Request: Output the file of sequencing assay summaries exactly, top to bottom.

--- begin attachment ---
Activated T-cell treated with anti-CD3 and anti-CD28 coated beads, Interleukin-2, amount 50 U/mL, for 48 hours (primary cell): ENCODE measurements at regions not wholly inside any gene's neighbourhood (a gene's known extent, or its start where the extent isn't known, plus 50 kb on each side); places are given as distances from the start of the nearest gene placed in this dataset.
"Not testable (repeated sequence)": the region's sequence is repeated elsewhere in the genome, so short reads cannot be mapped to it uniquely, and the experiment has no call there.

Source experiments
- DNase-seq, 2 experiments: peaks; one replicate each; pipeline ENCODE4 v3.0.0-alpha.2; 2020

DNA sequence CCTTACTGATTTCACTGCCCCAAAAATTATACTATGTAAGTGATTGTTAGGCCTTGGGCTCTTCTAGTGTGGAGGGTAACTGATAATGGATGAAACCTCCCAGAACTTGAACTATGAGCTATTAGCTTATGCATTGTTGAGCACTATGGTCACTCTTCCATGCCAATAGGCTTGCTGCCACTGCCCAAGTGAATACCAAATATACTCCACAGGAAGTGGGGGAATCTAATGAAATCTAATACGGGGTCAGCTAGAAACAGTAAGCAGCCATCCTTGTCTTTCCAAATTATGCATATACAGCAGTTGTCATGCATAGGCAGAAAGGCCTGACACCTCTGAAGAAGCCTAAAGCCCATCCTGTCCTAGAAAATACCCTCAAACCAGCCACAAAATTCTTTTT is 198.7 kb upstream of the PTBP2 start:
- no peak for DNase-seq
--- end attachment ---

Activated T-cell treated with anti-CD3 and anti-CD28 coated beads, Interleukin-2, amount 50 U/mL, for 48 hours (primary cell): ENCODE measurements at regions not wholly inside any gene's neighbourhood (a gene's known extent, or its start where the extent isn't known, plus 50 kb on each side); places are given as distances from the start of the nearest gene placed in this dataset.
"Not testable (repeated sequence)": the region's sequence is repeated elsewhere in the genome, so short reads cannot be mapped to it uniquely, and the experiment has no call there.

Source experiments
- DNase-seq, 2 experiments: peaks; one replicate each; pipeline ENCODE4 v3.0.0-alpha.2; 2020

DNA sequence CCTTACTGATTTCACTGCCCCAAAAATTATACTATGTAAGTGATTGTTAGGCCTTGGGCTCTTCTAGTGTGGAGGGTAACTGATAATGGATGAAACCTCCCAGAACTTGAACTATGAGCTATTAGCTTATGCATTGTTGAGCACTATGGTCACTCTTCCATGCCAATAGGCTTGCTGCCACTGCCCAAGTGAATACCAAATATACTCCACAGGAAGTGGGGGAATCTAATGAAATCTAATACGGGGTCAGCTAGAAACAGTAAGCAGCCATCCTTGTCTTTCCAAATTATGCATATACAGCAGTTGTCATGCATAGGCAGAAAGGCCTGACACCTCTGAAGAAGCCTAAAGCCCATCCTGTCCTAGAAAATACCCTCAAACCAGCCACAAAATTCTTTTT is 198.7 kb upstream of the PTBP2 start:
- no peak for DNase-seq